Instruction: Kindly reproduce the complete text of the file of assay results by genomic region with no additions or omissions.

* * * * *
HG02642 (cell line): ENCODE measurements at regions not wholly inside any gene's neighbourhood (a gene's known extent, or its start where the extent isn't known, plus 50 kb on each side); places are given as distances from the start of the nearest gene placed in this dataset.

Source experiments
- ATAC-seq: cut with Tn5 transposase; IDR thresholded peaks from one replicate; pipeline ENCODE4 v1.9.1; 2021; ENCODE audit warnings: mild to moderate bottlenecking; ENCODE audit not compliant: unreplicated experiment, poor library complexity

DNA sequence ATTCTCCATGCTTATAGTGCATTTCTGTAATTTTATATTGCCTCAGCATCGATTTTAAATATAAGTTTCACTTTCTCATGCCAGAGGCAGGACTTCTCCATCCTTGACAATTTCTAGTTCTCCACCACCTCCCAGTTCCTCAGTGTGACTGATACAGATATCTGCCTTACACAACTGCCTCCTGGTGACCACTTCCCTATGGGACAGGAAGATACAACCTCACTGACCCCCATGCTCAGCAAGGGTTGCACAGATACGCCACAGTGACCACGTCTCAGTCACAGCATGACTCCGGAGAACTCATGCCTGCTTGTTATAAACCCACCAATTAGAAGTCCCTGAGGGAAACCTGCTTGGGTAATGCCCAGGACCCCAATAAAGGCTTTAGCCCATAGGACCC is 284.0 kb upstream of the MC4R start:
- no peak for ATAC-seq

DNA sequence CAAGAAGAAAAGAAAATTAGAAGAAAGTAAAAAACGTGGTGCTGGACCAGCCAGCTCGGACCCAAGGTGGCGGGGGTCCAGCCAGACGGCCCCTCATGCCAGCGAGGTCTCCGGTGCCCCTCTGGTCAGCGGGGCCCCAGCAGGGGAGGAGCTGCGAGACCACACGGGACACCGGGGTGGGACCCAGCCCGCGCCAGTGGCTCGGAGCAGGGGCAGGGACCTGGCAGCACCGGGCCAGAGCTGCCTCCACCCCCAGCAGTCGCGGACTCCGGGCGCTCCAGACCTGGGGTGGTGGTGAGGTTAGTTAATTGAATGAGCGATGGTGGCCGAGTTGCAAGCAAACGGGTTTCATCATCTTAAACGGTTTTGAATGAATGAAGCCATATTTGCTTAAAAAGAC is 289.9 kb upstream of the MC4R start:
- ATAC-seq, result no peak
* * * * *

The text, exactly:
HG02642 (cell line): ENCODE measurements at regions not wholly inside any gene's neighbourhood (a gene's known extent, or its start where the extent isn't known, plus 50 kb on each side); places are given as distances from the start of the nearest gene placed in this dataset.

Source experiments
- ATAC-seq: cut with Tn5 transposase; IDR thresholded peaks from one replicate; pipeline ENCODE4 v1.9.1; 2021; ENCODE audit warnings: mild to moderate bottlenecking; ENCODE audit not compliant: unreplicated experiment, poor library complexity

DNA sequence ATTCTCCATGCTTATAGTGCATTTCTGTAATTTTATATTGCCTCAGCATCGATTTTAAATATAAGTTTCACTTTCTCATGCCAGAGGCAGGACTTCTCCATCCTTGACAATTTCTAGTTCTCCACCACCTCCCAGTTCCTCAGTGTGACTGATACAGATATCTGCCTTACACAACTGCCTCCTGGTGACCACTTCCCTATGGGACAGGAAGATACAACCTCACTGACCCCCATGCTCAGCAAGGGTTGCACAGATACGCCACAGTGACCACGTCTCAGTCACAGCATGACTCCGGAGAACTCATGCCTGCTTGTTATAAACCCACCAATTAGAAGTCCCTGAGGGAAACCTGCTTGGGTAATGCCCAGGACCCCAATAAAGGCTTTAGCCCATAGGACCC is 284.0 kb upstream of the MC4R start:
- no peak for ATAC-seq

DNA sequence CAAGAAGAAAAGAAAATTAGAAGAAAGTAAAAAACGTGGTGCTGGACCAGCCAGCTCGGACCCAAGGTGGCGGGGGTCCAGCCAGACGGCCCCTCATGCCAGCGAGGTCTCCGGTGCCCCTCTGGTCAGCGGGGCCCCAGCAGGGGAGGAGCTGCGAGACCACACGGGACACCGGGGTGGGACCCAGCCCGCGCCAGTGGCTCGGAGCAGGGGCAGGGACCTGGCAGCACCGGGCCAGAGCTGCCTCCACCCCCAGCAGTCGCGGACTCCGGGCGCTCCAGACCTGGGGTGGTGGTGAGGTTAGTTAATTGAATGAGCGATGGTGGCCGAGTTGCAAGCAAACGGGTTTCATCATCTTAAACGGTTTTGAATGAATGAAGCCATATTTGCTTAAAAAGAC is 289.9 kb upstream of the MC4R start:
- ATAC-seq, result no peak